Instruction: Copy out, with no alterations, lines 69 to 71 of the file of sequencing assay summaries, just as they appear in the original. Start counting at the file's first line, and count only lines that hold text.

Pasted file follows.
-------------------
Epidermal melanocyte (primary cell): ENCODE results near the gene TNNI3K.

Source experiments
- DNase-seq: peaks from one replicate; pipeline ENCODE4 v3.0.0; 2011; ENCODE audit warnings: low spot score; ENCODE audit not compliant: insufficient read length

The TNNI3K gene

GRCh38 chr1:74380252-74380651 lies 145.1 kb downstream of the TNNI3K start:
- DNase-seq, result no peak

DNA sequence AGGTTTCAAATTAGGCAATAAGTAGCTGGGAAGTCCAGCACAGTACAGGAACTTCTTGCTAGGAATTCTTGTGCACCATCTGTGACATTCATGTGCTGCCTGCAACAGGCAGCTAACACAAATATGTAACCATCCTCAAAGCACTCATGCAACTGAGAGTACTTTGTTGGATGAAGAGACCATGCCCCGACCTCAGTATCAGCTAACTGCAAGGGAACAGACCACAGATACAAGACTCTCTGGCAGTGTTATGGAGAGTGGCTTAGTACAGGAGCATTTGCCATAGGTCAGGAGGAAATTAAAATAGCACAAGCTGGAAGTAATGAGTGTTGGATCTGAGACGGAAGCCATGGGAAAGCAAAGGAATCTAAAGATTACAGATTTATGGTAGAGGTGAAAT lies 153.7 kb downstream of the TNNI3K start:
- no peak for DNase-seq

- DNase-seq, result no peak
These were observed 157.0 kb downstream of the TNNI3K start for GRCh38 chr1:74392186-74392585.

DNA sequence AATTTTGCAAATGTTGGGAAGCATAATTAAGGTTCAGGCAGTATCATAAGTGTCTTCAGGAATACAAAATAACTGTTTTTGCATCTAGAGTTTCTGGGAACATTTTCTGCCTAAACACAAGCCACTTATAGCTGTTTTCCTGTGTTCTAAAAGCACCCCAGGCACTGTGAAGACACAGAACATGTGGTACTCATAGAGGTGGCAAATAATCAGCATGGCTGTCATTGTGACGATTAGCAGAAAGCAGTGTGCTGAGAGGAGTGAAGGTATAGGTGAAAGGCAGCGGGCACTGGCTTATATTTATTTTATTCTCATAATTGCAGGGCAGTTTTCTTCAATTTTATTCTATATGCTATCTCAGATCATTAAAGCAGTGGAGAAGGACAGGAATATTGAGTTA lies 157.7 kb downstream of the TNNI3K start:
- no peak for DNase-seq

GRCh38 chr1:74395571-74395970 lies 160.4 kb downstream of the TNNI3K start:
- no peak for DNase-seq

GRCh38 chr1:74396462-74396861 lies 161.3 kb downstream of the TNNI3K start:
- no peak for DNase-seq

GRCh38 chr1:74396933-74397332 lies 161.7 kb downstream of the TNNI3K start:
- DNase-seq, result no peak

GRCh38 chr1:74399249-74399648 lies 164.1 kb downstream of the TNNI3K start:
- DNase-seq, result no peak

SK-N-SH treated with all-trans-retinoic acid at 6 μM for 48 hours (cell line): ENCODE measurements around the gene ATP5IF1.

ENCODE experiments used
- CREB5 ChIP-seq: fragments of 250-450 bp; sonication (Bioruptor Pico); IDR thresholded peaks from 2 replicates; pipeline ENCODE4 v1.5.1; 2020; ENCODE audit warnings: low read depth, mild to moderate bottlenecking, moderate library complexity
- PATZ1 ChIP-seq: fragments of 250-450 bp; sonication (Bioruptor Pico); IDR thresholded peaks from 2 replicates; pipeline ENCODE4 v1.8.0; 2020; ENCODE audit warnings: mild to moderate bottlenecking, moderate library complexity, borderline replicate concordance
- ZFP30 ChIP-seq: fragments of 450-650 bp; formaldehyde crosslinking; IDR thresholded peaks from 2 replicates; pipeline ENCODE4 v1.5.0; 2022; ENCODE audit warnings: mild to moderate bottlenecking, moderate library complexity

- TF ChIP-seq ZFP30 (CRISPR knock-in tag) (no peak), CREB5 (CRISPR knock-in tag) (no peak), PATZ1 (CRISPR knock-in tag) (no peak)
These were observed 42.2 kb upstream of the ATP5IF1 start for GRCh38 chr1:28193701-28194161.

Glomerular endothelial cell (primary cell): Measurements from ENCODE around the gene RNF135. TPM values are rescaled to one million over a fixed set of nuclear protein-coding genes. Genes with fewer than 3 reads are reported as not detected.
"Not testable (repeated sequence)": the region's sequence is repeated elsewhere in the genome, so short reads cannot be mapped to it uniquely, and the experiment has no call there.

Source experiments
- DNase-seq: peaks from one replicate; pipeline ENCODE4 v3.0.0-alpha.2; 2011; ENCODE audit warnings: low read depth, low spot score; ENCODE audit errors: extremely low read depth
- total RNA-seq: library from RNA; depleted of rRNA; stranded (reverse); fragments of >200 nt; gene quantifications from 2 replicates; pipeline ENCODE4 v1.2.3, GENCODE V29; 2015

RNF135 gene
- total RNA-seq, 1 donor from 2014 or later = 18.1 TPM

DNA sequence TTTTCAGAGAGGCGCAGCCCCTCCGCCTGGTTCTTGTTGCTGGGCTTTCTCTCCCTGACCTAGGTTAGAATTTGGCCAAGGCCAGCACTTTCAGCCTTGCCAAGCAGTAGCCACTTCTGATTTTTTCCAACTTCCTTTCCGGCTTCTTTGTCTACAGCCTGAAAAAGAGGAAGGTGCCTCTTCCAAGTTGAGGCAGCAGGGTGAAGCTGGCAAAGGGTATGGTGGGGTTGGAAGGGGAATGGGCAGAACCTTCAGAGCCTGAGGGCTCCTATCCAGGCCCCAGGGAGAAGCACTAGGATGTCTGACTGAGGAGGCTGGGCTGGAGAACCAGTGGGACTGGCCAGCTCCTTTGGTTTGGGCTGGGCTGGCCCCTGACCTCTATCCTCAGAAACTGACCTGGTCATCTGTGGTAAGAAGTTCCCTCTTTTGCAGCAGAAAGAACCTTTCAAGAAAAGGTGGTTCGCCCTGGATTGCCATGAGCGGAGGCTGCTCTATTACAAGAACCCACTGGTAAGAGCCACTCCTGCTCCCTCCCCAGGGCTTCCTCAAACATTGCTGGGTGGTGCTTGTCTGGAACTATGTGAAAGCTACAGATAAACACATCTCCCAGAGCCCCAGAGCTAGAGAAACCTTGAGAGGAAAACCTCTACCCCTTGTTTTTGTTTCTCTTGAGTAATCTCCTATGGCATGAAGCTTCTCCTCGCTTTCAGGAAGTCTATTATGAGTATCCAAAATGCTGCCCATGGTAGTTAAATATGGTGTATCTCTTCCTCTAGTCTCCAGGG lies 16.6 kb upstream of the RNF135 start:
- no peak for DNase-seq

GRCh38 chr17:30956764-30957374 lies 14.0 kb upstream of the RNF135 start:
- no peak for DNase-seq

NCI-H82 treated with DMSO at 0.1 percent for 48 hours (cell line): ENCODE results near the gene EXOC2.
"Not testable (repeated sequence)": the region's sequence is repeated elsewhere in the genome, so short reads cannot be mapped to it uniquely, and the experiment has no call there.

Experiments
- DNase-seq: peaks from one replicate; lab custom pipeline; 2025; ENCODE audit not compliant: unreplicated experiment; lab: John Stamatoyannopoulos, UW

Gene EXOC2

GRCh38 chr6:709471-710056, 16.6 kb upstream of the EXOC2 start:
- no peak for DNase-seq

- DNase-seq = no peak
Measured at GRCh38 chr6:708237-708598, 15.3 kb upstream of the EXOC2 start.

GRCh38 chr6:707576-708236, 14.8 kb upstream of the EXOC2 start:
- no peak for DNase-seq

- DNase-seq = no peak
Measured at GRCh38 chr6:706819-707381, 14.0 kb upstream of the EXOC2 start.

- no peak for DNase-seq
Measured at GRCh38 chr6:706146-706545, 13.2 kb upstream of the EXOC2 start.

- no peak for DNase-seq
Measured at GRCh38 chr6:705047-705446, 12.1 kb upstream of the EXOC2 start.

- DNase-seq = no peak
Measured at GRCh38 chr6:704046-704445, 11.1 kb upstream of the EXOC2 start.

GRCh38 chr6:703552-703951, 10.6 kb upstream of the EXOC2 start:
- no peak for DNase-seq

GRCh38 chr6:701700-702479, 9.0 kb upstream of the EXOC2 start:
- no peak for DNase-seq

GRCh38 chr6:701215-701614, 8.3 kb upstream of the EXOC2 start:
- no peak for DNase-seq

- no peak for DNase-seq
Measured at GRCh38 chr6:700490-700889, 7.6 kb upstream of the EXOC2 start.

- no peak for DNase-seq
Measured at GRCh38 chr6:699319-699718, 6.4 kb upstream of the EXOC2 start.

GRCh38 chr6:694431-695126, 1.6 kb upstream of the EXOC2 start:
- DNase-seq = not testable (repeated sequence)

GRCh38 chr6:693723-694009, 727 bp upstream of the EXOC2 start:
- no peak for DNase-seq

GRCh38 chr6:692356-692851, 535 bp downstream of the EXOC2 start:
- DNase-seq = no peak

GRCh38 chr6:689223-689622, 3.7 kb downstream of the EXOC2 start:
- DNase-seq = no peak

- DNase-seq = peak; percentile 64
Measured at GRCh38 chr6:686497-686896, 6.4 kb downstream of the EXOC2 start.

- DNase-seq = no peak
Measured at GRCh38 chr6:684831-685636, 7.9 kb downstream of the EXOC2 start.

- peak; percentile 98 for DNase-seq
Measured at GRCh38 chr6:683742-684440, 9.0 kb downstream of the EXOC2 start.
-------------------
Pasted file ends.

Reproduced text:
- DNase-seq = not testable (repeated sequence)

GRCh38 chr6:693723-694009, 727 bp upstream of the EXOC2 start:
- no peak for DNase-seq